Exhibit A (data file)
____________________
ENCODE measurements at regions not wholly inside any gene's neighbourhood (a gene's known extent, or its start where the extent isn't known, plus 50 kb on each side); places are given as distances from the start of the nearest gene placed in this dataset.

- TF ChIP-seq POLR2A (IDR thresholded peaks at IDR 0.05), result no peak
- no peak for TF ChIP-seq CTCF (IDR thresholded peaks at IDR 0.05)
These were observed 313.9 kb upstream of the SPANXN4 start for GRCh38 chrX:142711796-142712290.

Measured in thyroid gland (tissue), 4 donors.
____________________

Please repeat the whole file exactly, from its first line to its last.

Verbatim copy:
ENCODE measurements at regions not wholly inside any gene's neighbourhood (a gene's known extent, or its start where the extent isn't known, plus 50 kb on each side); places are given as distances from the start of the nearest gene placed in this dataset.

- TF ChIP-seq POLR2A (IDR thresholded peaks at IDR 0.05), result no peak
- no peak for TF ChIP-seq CTCF (IDR thresholded peaks at IDR 0.05)
These were observed 313.9 kb upstream of the SPANXN4 start for GRCh38 chrX:142711796-142712290.

Measured in thyroid gland (tissue), 4 donors.